AS LOANS turn costlier with increasing interest rates, the Reserve Bank of India has tried to push growth while simultaneously providing relief to consumers by trying to push credit-led consumption of small-ticket items.
On Wednesday, the central bank decided to allow even credit cards to be linked to UPI (Unified Payments Interface). As of now, UPI could be linked only to savings and current accounts through users’ debit cards for facilitating transactions.
“It is now proposed to allow linking of credit cards on the UPI platform. To begin with, the RuPay credit cards will be linked to UPI. This will provide additional convenience to the users and enhance the scope of digital payments,” RBI Governor Shaktikanta Das said.
The move will give a push to credit culture for smaller items in urban and rural areas alike. “It is a game changer for the industry. It will provide a significant boost to overall credit card spends and off-take in the market. The neighbourhood kirana store where credit cards hitherto were not used will now find it economical to accept credit card payments through UPI,” said Murali Nair, President-Banking, Zeta, a banking technology company.
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“Linking Rupay credit cards to UPI will add more avenues and convenience to customers,” State Bank of India Chairman Dinesh Khara said.
In another move that will generate jobs, make housing affordable and promote inclusive growth, the RBI permitted rural cooperative banks (RCBs) to finance residential real estate projects and doubled the limit on housing loans that cooperative banks can offer.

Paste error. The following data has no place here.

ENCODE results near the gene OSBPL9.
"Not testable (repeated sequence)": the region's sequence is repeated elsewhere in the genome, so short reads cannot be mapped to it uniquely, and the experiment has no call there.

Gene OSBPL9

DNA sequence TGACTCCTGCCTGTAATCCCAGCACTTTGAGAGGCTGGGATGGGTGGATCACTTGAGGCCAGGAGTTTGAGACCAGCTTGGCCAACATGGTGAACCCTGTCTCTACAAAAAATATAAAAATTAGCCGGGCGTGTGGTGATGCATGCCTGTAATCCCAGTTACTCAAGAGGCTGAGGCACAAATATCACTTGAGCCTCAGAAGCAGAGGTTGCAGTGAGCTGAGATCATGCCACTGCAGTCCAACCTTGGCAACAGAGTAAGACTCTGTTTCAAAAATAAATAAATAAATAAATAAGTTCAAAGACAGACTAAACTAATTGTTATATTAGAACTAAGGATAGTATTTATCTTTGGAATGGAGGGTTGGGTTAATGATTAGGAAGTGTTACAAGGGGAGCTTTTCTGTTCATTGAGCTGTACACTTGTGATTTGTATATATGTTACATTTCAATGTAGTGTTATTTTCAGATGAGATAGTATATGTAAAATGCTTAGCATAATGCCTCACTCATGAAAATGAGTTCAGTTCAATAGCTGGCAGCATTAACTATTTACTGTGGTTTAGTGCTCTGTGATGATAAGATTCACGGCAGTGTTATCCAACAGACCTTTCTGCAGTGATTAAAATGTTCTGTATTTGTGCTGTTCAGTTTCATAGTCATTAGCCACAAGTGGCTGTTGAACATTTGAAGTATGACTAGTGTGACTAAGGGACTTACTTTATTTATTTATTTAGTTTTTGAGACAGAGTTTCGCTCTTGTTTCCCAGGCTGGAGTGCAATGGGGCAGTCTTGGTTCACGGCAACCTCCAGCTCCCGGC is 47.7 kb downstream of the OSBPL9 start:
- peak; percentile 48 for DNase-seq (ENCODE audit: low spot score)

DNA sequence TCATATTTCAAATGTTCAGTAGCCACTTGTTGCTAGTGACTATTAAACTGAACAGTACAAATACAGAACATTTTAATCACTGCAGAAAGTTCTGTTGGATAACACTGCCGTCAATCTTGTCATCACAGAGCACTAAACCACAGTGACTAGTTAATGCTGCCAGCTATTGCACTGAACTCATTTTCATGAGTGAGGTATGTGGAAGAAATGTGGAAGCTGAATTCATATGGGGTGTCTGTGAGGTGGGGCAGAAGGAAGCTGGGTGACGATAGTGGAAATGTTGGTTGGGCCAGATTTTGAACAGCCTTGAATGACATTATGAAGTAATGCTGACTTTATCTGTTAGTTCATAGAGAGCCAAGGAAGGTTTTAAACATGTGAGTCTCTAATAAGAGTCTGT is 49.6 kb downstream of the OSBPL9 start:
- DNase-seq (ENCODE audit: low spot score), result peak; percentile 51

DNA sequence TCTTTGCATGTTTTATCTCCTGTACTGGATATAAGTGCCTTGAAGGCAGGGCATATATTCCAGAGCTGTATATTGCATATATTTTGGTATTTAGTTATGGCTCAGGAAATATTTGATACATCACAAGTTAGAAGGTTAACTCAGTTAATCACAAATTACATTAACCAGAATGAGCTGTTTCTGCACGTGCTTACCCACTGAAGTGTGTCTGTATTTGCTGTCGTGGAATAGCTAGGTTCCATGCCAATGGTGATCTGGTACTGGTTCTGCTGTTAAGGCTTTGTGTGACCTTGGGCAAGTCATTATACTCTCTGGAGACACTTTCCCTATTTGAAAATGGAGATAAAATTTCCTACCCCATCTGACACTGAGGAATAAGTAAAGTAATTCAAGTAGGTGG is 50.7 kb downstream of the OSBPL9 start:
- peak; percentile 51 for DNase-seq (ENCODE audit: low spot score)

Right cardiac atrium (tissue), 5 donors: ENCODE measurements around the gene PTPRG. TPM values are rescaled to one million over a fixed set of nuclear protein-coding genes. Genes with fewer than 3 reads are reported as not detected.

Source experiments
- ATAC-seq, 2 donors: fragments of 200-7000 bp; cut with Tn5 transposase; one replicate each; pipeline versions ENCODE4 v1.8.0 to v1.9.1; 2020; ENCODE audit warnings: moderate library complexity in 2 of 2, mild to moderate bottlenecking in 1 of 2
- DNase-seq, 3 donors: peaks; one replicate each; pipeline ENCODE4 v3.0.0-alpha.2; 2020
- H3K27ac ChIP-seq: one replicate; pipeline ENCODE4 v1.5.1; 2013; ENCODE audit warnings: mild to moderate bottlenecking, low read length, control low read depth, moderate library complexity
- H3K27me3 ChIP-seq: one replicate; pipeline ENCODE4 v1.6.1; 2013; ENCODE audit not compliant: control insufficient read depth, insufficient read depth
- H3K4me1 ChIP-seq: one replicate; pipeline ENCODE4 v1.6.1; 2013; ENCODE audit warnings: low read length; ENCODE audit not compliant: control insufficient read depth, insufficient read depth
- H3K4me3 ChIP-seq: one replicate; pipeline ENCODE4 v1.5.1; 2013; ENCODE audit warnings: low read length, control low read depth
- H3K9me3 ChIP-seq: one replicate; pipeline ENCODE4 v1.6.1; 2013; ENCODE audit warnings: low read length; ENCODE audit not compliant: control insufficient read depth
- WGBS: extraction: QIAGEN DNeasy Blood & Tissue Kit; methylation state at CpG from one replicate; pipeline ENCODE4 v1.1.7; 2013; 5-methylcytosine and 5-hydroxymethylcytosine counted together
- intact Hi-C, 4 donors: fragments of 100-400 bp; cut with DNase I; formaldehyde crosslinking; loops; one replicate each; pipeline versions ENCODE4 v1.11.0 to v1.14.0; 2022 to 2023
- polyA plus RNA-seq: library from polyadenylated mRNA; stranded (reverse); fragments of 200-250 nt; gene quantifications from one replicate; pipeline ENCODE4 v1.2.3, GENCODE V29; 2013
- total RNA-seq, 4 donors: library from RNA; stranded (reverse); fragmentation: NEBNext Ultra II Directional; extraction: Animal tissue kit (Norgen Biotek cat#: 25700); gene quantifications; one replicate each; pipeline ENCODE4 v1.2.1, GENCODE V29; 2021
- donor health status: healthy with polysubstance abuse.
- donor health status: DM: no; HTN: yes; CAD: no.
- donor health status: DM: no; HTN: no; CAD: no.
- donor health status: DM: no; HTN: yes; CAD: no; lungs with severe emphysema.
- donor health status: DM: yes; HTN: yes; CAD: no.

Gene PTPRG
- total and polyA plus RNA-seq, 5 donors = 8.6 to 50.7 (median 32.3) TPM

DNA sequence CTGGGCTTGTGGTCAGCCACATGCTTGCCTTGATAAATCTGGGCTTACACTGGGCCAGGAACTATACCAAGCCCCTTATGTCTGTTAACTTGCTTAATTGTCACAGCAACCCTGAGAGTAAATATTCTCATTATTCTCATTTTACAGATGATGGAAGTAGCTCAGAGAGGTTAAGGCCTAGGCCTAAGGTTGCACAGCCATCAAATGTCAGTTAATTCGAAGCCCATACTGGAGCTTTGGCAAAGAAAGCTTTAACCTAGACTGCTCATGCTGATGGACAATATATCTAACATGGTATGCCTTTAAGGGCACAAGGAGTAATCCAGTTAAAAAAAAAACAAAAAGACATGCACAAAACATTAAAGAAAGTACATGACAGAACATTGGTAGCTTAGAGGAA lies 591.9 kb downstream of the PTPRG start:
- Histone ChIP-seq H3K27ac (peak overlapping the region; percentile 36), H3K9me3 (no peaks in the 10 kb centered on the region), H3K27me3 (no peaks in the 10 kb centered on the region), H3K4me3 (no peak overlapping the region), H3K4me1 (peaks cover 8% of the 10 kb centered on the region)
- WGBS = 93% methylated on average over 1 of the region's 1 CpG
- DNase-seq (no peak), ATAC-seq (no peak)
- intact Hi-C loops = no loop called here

The limits for Tier-I and Tier-II urban cooperative banks have been revised from Rs 30 lakh to Rs 60 lakh and from Rs 70 lakh to Rs 1.40 crore, respectively. These limits were last revised for UCBs in 2011 and for RCBs in 2009.
For rural co-operative banks with net worth less than Rs 100 crore, the limits have been revised from Rs 20 lakh to Rs 50 lakh, and for other RCBs, the limits would increase from Rs 30 lakh to Rs 75 lakh.
The RBI has decided to allow RCBs – state cooperative banks and district central banks – to extend finance to commercial real estate – residential housing within the existing aggregate housing finance limit of 5 per cent of their total assets. This decision has been taken in view of the growing need for affordable housing and to realise their potential in providing credit facilities to the housing sector, the RBI said.
Economists feel that the move to enhance the limit of home loan for co-operative banks could lead to enhanced credit offtake by their customers and thus will push credit growth in smaller towns and semi urban areas.
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